Tuesday, September 13, 2016

9/13/16 (Tues) Inspiration...comfort in mediocrity

I am not a super religious person. I do believe in a higher power, but I think people have different interpretations of that.  I do believe that the universe speaks to us all the time, we just usually aren't listening.  I had three different shows on this last week that caught my attention.  They were some self help show I can't remember the name of, Super Soul Sunday on the Oprah network and Joel Osteen.

Here are the gems of wisdom I heard (I even stopped what I was doing and backed the show up so I could write them down)

Your eyes will adjust to the level of deficiency present. 

We adjust to the level of deficiency we are programmed to believe.

We adjust to what someone else told us we could do.

What you see is what there is because it is all you have ever seen.

You talk yourself out of your victory.  Just tell yourself to "zip it" when you don't believe your dream is possible.

Don't let others name your future. Don't listen when they try to derail you.

Your future will be brighter than your past.

Too many times we think,"I'll believe it when I see it" when we should be thinking, "I'll believe it then I will see it."

You become too comfortable with mediocrity when you get used to how you have been for a long time and tried to change and failed. You settle for who you are instead of believing who you can become.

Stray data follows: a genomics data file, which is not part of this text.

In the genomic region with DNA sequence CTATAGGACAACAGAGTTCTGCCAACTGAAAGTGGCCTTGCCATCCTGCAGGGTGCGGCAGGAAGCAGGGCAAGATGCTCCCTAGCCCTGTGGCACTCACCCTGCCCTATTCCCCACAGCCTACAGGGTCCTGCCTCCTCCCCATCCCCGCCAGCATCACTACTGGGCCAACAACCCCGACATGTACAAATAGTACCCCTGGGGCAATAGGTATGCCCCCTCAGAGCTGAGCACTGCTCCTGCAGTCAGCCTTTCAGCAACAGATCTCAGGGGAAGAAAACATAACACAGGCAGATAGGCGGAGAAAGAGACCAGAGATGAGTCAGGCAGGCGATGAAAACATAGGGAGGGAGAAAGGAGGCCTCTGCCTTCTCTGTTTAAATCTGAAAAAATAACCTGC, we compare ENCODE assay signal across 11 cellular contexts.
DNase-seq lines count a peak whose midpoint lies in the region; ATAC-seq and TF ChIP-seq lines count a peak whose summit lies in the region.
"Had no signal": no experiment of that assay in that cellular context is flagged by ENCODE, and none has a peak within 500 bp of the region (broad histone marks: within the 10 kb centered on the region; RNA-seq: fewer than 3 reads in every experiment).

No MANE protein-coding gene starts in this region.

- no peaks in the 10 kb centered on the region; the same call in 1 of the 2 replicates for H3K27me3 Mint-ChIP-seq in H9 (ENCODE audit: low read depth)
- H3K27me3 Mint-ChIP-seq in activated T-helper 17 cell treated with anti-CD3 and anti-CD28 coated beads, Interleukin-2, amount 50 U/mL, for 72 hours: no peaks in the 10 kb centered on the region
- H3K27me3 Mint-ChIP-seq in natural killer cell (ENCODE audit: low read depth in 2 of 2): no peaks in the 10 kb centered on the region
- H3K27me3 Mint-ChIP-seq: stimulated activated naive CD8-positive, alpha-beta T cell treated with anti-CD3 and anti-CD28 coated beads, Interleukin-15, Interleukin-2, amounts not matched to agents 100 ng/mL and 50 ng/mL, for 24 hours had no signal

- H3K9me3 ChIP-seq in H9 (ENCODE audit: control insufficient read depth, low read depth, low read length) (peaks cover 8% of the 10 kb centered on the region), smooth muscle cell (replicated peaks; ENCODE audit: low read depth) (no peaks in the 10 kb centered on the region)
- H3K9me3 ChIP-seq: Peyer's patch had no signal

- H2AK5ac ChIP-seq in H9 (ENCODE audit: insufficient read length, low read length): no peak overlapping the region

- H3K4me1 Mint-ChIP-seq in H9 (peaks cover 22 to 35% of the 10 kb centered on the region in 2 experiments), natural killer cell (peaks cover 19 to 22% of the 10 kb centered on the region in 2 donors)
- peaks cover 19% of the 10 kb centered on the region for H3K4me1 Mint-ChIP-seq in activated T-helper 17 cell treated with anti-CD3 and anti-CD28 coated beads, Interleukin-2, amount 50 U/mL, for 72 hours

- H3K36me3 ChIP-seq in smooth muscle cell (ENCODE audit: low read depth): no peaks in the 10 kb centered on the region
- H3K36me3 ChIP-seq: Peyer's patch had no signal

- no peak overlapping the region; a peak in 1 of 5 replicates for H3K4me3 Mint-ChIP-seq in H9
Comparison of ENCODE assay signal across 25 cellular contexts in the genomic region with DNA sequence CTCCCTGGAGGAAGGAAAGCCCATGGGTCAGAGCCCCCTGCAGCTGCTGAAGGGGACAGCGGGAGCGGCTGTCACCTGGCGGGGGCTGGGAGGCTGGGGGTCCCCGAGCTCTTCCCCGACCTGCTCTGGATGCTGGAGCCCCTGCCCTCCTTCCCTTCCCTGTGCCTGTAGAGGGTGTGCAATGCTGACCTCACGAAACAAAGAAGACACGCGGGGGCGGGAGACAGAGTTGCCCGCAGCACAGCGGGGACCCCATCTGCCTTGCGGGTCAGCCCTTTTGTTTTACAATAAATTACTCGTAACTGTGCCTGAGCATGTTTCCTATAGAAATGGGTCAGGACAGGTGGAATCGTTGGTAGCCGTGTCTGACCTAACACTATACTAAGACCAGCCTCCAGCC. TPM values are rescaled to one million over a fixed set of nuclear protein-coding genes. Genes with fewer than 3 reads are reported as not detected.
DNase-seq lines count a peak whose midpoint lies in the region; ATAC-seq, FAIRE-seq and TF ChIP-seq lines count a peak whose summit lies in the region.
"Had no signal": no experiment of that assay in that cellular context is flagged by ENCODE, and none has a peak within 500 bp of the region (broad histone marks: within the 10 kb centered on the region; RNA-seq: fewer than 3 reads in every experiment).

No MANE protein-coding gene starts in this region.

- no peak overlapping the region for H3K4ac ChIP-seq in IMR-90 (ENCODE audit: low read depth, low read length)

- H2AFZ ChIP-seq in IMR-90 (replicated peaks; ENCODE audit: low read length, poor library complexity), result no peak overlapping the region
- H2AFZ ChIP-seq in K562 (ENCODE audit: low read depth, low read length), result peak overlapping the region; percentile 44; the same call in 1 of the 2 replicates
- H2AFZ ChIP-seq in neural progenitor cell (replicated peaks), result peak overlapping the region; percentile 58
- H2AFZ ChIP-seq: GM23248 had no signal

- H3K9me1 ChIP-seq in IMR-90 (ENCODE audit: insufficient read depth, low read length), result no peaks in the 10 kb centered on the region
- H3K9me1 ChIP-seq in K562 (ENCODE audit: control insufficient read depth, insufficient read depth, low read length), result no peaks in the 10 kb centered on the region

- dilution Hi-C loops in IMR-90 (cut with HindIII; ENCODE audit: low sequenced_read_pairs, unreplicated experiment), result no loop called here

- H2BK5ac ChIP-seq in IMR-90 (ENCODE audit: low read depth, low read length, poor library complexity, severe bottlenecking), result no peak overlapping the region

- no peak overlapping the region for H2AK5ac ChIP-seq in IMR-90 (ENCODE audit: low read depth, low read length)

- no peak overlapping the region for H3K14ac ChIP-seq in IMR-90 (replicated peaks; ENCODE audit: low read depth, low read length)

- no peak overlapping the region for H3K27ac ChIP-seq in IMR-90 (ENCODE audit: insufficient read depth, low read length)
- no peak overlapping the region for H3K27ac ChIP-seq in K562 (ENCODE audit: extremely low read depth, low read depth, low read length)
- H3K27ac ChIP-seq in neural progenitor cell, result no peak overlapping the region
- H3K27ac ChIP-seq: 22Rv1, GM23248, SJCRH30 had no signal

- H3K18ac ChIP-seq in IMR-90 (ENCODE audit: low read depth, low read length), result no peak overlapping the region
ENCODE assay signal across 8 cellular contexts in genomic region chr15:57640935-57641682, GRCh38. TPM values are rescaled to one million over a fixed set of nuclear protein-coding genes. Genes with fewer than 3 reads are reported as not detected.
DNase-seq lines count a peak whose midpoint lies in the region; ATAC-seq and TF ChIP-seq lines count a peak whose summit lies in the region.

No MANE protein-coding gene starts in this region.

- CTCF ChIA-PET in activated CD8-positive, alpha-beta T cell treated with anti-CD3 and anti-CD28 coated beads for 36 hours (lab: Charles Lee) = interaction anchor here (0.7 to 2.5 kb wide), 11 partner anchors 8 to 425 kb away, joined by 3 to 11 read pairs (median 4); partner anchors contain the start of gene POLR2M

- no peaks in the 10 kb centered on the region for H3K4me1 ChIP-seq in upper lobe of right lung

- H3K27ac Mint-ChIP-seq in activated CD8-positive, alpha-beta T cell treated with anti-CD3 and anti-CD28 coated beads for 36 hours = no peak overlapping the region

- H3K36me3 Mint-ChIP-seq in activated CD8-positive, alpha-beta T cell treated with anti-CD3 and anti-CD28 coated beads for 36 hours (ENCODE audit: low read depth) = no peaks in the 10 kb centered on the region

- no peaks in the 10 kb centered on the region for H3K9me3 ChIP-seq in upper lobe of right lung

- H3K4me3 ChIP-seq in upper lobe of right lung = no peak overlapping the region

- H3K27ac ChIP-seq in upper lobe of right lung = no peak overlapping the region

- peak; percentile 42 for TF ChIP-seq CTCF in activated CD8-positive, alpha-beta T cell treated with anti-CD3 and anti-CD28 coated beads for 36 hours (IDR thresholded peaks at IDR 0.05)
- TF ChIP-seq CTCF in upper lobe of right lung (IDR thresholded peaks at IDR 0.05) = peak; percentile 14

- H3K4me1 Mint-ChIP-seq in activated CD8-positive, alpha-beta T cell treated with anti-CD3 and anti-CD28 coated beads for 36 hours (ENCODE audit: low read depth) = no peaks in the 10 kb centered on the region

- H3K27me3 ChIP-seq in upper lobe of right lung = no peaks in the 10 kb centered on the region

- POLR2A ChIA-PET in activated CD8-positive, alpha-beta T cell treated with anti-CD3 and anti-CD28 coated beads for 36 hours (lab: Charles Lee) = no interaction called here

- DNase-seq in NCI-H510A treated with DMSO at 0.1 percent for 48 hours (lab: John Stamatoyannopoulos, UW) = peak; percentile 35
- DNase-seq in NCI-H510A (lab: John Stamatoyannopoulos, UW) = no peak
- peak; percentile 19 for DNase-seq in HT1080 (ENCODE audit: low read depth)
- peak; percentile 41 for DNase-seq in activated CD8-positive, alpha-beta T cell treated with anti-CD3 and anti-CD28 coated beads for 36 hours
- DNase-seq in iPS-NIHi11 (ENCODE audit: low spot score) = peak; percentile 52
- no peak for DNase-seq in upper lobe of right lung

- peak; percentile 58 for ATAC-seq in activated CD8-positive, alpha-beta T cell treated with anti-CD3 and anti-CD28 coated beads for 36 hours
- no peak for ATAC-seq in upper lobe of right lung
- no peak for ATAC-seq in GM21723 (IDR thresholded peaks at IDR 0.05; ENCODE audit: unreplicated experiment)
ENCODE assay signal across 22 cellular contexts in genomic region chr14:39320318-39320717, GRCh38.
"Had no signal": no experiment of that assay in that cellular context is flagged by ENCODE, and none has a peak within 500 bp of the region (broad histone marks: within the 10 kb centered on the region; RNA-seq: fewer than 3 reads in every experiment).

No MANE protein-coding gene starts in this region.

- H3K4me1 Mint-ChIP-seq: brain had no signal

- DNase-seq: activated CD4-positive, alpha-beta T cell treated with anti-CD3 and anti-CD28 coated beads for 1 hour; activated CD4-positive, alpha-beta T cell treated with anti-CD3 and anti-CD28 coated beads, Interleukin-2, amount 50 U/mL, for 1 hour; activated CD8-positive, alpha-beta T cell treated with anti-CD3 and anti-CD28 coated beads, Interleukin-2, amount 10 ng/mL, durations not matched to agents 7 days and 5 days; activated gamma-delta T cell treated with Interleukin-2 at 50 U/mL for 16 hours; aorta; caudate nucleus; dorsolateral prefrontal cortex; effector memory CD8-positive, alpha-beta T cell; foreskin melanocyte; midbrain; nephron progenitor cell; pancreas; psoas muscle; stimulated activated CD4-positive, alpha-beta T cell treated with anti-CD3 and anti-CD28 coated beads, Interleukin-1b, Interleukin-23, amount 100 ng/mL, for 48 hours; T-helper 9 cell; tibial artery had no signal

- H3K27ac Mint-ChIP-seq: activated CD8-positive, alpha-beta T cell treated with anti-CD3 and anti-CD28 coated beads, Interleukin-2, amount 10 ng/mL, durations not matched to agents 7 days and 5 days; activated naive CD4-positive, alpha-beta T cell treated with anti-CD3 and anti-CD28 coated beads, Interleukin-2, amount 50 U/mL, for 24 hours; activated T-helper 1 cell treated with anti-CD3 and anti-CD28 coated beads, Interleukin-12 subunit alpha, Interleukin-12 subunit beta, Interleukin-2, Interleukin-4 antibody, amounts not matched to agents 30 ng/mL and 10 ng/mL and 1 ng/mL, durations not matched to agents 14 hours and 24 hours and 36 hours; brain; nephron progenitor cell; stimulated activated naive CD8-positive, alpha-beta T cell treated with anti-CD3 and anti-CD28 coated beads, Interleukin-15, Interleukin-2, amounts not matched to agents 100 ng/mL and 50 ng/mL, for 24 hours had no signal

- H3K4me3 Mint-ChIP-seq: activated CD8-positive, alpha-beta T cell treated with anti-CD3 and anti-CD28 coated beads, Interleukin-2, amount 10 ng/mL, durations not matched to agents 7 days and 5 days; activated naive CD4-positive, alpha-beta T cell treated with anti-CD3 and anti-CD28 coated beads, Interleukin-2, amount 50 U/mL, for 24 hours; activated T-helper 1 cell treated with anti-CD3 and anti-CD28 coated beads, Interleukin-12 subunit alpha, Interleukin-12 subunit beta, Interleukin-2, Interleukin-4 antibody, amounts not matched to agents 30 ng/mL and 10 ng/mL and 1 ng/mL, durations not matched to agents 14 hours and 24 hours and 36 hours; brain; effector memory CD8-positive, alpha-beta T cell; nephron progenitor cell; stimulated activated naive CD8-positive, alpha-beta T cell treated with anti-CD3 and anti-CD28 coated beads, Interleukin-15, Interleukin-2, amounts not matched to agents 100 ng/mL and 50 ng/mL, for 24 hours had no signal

I really like the last two.  As miserable as my weekend binge drinking can make be, I'm sure there is some comfort in it being like it has always been - being comfortable with mediocrity.  Change is really hard, sometimes it is way easier to just carry on the status quo even if you are miserable....


  1. I like the last two, too. I think sometimes making the decision to change is the hardest part. Once you make the change, without looking back, it's not that hard.

  2. It is the comfort in the mediocrity of drinking regularly that lulls us into believing. That there is no other way to have fun or relax.
    I definitely clung to my familiar life for a long time, even when I was truly unhappy and not having fun...or having short bursts of fun mixed in with self loathing and remorse.

    Turns out it was all the lie of addiction. It isn't average, it's living at the lowest level.

    The freedom of sobriety has lifted my average life a thousand fold.

    Keep trying. Don't let mediocrity fool you into believing you are content.



  3. I know I resisted changing because I just couldn't see how I could have fun without drinking.
    Only after I experienced the life I could have sober, did I realize how wrong I was!